The negative impacts were even worse for adolescent and indigenous mothers.

The study said the “long-term political neglect of provincial Amazonia” and “uneven development in Brazil” needed to be addressed to tackle the “double burden” of climate change and health inequalities.

It said policy interventions should include antenatal health coverage and transport for rural teenagers to finish high school, as well as improved early warning systems for floods.

(Reporting by Jack Graham; Editing by Claire Cozens. Please credit the Thomson Reuters Foundation, the charitable arm of Thomson Reuters, that covers the lives of people around the world who struggle to live freely or fairly. Visit


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Energy leaders grapple with climate targets at virtual CERAWeek



Energy leaders grapple with climate targets at virtual CERAWeek 2

By Ron Bousso and Jessica Resnick-Ault

NEW YORK (Reuters) – Global energy leaders and other luminaries like incoming Amazon Chief Executive Andy Jassy focused on the tough road to transforming world economies to a lower-carbon future at the kickoff of the world’s largest energy conference on Monday.

Numerous speakers at CERAWeek were prepared to talk about the energy transition and the need for future investment in renewables. But many oil and gas executives were vocal about the need for more fossil-fuel investment in coming years, even as a way of leading the world to a lower-carbon future.

“One of the most urgent things we can do to combat global warming is to back carbon-emitting companies that are committed to get to net zero,” said Bernard Looney, CEO of BP Plc, one of several European oil majors to have committed to ambitious targets of cutting emissions to reach net zero carbon by 2050.

CERAWeek was canceled last year due to the coronavirus pandemic, which stopped billions of people from traveling and wiped out one-fifth of worldwide demand for fuel.

The U.S. fossil fuel industry is still reeling after tens of thousands of jobs were lost. The pandemic has instead accelerated the transition to renewable fuels and electrification of key elements of energy use. Global majors have been playing catch-up, responding to demands from investors to lower production of fuels that contribute to global warming.

The primary message on Monday, however, was that achieving net zero – where polluting emissions are offset by technologies that absorb carbon dioxide for the atmosphere – is going to be difficult.

“There just isn’t yet enough renewable energy to fuel all of the energy that people need. That’s in developed countries,” said Andy Jassy, head of Inc’s cloud division who will succeed Jeff Bezos as CEO this summer.

He said the company had announced its goal for net zero emissions at a time when it had not entirely figured out how to get there.

Since the 2019 conference, many of the world’s major oil companies have set ambitious goals to shift new investments to technologies that will reduce carbon emissions to slow global warming. BP has largely jettisoned its oil exploration team; U.S. auto giant General Motors Co announced plans to stop making gasoline and diesel-powered vehicles in 15 years.

Oil companies have come under increasing pressure from shareholders, governments and activists to show how they are changing their businesses from fossil fuels toward renewables, and to accelerate that transition. However, numerous speakers warned that the viability of certain technologies, such as hydrogen, remains far in the future.

Hydrogen “is a very small business at this point in time, it will scale up, and it will take a long time before it is a business that is large enough to start making a real difference on sort of planetary scale,” said Royal Dutch Shell CEO Ben van Beurden.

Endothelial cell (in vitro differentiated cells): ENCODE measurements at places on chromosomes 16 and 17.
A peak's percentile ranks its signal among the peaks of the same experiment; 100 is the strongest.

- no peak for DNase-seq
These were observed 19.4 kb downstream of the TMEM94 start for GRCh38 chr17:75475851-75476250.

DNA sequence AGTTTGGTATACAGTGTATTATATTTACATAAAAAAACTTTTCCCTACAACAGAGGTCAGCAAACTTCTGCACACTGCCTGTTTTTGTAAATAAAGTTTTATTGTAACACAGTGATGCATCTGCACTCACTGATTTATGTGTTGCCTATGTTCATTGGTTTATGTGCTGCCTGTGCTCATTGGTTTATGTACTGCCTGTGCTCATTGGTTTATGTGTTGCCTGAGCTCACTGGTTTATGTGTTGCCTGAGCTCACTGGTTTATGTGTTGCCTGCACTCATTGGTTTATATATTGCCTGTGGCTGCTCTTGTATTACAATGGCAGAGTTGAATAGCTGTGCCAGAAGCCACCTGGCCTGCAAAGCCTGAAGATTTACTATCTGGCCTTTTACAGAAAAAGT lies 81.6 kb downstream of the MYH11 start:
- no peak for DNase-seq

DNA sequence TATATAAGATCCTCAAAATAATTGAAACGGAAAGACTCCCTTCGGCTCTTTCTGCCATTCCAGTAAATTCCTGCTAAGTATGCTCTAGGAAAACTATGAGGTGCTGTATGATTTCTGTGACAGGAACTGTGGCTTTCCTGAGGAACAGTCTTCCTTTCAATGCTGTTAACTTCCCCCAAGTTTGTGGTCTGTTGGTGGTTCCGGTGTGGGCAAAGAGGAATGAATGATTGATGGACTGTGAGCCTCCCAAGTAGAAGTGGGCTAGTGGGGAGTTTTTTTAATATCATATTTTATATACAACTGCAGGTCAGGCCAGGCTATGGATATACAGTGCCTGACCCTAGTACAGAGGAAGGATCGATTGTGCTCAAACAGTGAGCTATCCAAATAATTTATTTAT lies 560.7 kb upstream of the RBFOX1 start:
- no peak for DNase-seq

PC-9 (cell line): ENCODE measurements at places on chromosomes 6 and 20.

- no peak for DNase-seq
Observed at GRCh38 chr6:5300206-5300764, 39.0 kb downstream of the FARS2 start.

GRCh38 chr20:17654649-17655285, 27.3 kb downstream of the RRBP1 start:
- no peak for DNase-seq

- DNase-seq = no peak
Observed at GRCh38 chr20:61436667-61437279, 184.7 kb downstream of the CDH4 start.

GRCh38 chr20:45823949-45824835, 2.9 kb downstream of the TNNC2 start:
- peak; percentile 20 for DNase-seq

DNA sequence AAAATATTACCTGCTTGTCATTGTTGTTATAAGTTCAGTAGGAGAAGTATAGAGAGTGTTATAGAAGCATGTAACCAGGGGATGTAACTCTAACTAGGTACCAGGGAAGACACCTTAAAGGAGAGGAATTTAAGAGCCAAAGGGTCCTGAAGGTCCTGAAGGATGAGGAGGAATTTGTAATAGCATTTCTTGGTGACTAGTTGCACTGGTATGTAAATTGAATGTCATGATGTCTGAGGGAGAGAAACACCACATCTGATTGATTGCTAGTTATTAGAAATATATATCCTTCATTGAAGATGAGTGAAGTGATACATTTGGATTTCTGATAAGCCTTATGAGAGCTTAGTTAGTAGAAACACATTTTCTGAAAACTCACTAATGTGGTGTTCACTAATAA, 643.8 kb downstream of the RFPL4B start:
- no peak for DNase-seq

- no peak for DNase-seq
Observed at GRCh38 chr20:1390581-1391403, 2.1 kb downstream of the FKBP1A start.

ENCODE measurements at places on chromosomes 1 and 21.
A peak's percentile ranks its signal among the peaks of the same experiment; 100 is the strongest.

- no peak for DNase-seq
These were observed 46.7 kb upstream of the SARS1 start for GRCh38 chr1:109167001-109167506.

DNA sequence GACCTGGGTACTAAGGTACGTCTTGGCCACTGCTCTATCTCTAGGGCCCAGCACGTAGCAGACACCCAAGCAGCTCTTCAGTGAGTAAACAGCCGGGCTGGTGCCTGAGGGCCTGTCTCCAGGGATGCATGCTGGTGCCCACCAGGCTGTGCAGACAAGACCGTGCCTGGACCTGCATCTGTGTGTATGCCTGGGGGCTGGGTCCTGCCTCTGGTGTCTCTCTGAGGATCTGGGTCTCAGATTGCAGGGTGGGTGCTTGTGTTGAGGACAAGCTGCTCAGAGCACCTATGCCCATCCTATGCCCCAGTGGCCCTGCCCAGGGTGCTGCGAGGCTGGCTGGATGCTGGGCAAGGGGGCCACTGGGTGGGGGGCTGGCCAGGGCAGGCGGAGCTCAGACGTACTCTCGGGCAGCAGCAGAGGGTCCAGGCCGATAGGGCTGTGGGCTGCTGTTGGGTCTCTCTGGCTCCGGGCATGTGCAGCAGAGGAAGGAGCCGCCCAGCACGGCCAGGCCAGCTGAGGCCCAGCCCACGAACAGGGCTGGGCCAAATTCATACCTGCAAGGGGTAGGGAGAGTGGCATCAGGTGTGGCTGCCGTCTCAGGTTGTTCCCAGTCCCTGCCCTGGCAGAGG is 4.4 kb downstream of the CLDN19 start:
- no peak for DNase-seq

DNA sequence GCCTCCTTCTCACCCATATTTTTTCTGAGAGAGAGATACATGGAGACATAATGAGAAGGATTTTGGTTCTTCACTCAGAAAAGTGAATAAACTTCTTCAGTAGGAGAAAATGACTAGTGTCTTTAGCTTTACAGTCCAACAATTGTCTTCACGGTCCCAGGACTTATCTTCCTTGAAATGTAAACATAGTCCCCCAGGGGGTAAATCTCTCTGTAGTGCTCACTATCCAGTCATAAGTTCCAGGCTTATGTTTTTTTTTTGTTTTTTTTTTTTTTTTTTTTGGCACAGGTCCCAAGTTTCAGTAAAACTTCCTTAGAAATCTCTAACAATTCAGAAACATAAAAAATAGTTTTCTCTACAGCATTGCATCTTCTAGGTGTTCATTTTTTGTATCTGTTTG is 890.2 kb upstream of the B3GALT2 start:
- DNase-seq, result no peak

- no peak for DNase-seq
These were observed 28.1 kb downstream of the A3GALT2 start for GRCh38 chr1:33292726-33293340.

Other speakers expected to appear include several representatives from national oil companies along with CEOs of Exxon Mobil, Total, Chevron and Occidental Petroleum, though many are participating in panels focusing on the energy transition.

Mohammed Barkindo, secretary general of the Organization of the Petroleum Exporting Countries, was scheduled to appear, but backed out, citing a conflict.

Some CEOs said more oil and gas investment was necessary.

“We don’t think peak oil is around the corner – we see oil demand growing for the next 10 years,” said John Hess, CEO of Hess Corp. “We’re not investing enough to grow oil and gas in the future,” he said, explaining that prices would need to rise to support that investment.

(Reporting By Ron Bousso, Jessica Resnick-Ault and Marianna Parraga; additional reporting by Valerie Volcovici, Stephanie Kelly, Jeffrey Dastin and Gary McWilliams; writing by David Gaffen; Editing by Marguerita Choy)

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AstraZeneca sells stake in vaccine maker Moderna for nearly $1 billion



AstraZeneca sells stake in vaccine maker Moderna for nearly $1 billion 3

(Reuters) – AstraZeneca sold its stake in rival COVID-19 vaccine maker Moderna for roughly $1 billion over the course of last year as the Anglo-Swedish drugmaker cashed in on the meteoric rise in the U.S. company’s shares.

London-listed AstraZeneca recorded $1.38 billion in equity portfolio sales last year, with “a large proportion” of it coming from the Moderna sale, according its latest annual report.

Shares in Moderna, which went public in 2018 at $23 per share, surged more than five times last year after it began working on a COVID-19 vaccine based on a new mRNA technology that won U.S. approval in December.

Its shot relies on synthetic genes to send a message to the body’s immune system to build immunity and can be produced at a scale more rapidly than conventional vaccines like AstraZeneca’s.

Last week, Moderna said it was expecting $18.4 billion in sales from the vaccine this year, putting it on track for its first profit since its founding in 2010.

AstraZeneca began investing in Moderna in 2013, paying $240 million upfront and by the end of 2019 had built up its stake to 7.65%.

That would be worth about $3.2 billion based on Moderna’s 2020 closing stock price of $104.47, Reuters calculation showed.

AstraZeneca’s vaccine being developed with Oxford University has not been authorized in the United States and uses a weakened version of a chimpanzee common cold virus to deliver immunity-building proteins to the body.

In December, U.S. drugmaker Merck & Co said it had sold its equity investment in Moderna, but did not disclose the details of the sale proceeds.

Asset manager Baillie Gifford on Monday disclosed in a separate filing it now held 11% passive stake in Moderna as of Feb. 26.

Moderna shares were down 5% at $146.62 in afternoon trading.

(Reporting by Ankur Banerjee, Pushkala Aripaka, Kanishka Singh and Maria Ponnezhath in Bengaluru; Editing by Jason Neely, David Evans and Arun Koyyur)